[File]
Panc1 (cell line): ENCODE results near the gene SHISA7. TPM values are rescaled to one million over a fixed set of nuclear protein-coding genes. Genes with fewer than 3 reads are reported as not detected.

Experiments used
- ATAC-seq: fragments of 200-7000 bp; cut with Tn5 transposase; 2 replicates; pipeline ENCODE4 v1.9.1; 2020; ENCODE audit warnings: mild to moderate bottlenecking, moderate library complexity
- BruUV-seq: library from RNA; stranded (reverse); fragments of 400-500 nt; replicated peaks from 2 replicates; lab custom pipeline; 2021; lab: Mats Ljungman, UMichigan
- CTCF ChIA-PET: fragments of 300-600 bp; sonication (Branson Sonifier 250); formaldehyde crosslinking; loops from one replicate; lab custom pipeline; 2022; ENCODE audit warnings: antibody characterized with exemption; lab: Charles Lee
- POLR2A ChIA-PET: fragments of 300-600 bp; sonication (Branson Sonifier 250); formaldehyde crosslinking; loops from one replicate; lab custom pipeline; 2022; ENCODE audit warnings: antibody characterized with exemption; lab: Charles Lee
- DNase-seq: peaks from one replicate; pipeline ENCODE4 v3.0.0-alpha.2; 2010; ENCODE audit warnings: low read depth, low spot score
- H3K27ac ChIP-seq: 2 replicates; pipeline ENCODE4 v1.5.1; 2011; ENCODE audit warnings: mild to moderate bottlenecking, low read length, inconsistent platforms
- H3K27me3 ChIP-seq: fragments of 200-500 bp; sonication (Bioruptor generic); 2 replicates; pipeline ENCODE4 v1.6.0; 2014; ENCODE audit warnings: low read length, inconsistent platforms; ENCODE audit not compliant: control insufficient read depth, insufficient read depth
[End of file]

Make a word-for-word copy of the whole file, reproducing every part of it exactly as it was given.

Panc1 (cell line): ENCODE results near the gene SHISA7. TPM values are rescaled to one million over a fixed set of nuclear protein-coding genes. Genes with fewer than 3 reads are reported as not detected.

Experiments used
- ATAC-seq: fragments of 200-7000 bp; cut with Tn5 transposase; 2 replicates; pipeline ENCODE4 v1.9.1; 2020; ENCODE audit warnings: mild to moderate bottlenecking, moderate library complexity
- BruUV-seq: library from RNA; stranded (reverse); fragments of 400-500 nt; replicated peaks from 2 replicates; lab custom pipeline; 2021; lab: Mats Ljungman, UMichigan
- CTCF ChIA-PET: fragments of 300-600 bp; sonication (Branson Sonifier 250); formaldehyde crosslinking; loops from one replicate; lab custom pipeline; 2022; ENCODE audit warnings: antibody characterized with exemption; lab: Charles Lee
- POLR2A ChIA-PET: fragments of 300-600 bp; sonication (Branson Sonifier 250); formaldehyde crosslinking; loops from one replicate; lab custom pipeline; 2022; ENCODE audit warnings: antibody characterized with exemption; lab: Charles Lee
- DNase-seq: peaks from one replicate; pipeline ENCODE4 v3.0.0-alpha.2; 2010; ENCODE audit warnings: low read depth, low spot score
- H3K27ac ChIP-seq: 2 replicates; pipeline ENCODE4 v1.5.1; 2011; ENCODE audit warnings: mild to moderate bottlenecking, low read length, inconsistent platforms
- H3K27me3 ChIP-seq: fragments of 200-500 bp; sonication (Bioruptor generic); 2 replicates; pipeline ENCODE4 v1.6.0; 2014; ENCODE audit warnings: low read length, inconsistent platforms; ENCODE audit not compliant: control insufficient read depth, insufficient read depth